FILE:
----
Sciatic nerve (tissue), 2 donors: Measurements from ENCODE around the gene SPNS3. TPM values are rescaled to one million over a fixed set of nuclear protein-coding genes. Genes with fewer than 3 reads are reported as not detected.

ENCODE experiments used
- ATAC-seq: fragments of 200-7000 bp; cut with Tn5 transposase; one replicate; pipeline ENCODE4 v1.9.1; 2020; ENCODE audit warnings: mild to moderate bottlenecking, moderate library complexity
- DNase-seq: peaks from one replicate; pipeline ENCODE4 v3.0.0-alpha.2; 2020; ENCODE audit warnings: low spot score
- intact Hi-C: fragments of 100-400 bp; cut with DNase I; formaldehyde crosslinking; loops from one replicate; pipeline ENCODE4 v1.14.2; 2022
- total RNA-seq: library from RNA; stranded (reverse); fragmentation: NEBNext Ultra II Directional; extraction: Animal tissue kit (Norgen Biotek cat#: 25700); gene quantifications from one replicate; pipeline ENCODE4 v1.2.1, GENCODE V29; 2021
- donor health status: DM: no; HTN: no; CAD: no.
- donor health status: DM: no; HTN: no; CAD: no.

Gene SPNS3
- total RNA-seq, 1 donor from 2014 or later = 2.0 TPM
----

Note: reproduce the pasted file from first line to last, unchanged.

Sciatic nerve (tissue), 2 donors: Measurements from ENCODE around the gene SPNS3. TPM values are rescaled to one million over a fixed set of nuclear protein-coding genes. Genes with fewer than 3 reads are reported as not detected.

ENCODE experiments used
- ATAC-seq: fragments of 200-7000 bp; cut with Tn5 transposase; one replicate; pipeline ENCODE4 v1.9.1; 2020; ENCODE audit warnings: mild to moderate bottlenecking, moderate library complexity
- DNase-seq: peaks from one replicate; pipeline ENCODE4 v3.0.0-alpha.2; 2020; ENCODE audit warnings: low spot score
- intact Hi-C: fragments of 100-400 bp; cut with DNase I; formaldehyde crosslinking; loops from one replicate; pipeline ENCODE4 v1.14.2; 2022
- total RNA-seq: library from RNA; stranded (reverse); fragmentation: NEBNext Ultra II Directional; extraction: Animal tissue kit (Norgen Biotek cat#: 25700); gene quantifications from one replicate; pipeline ENCODE4 v1.2.1, GENCODE V29; 2021
- donor health status: DM: no; HTN: no; CAD: no.
- donor health status: DM: no; HTN: no; CAD: no.

Gene SPNS3
- total RNA-seq, 1 donor from 2014 or later = 2.0 TPM